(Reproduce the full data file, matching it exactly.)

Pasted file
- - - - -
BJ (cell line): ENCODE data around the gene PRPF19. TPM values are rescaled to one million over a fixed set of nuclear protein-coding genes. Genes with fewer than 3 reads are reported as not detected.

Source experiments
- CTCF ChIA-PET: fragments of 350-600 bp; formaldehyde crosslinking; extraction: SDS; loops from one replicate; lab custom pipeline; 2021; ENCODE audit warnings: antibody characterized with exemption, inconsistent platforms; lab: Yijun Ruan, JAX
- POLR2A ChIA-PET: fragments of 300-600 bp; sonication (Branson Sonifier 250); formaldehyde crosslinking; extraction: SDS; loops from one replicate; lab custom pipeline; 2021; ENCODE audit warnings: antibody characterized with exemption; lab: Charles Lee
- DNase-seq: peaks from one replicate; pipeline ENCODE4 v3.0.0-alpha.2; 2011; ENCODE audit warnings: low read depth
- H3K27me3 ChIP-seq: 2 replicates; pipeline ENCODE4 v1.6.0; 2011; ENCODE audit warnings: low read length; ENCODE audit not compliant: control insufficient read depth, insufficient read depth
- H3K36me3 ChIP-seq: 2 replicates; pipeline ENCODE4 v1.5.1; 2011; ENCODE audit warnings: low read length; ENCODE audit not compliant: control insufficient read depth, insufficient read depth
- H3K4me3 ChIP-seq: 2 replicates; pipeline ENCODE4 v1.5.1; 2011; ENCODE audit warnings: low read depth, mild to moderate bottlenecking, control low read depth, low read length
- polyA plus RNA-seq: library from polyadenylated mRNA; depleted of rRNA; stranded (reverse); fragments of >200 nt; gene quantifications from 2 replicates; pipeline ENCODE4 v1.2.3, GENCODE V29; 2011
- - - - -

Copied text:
BJ (cell line): ENCODE data around the gene PRPF19. TPM values are rescaled to one million over a fixed set of nuclear protein-coding genes. Genes with fewer than 3 reads are reported as not detected.

Source experiments
- CTCF ChIA-PET: fragments of 350-600 bp; formaldehyde crosslinking; extraction: SDS; loops from one replicate; lab custom pipeline; 2021; ENCODE audit warnings: antibody characterized with exemption, inconsistent platforms; lab: Yijun Ruan, JAX
- POLR2A ChIA-PET: fragments of 300-600 bp; sonication (Branson Sonifier 250); formaldehyde crosslinking; extraction: SDS; loops from one replicate; lab custom pipeline; 2021; ENCODE audit warnings: antibody characterized with exemption; lab: Charles Lee
- DNase-seq: peaks from one replicate; pipeline ENCODE4 v3.0.0-alpha.2; 2011; ENCODE audit warnings: low read depth
- H3K27me3 ChIP-seq: 2 replicates; pipeline ENCODE4 v1.6.0; 2011; ENCODE audit warnings: low read length; ENCODE audit not compliant: control insufficient read depth, insufficient read depth
- H3K36me3 ChIP-seq: 2 replicates; pipeline ENCODE4 v1.5.1; 2011; ENCODE audit warnings: low read length; ENCODE audit not compliant: control insufficient read depth, insufficient read depth
- H3K4me3 ChIP-seq: 2 replicates; pipeline ENCODE4 v1.5.1; 2011; ENCODE audit warnings: low read depth, mild to moderate bottlenecking, control low read depth, low read length
- polyA plus RNA-seq: library from polyadenylated mRNA; depleted of rRNA; stranded (reverse); fragments of >200 nt; gene quantifications from 2 replicates; pipeline ENCODE4 v1.2.3, GENCODE V29; 2011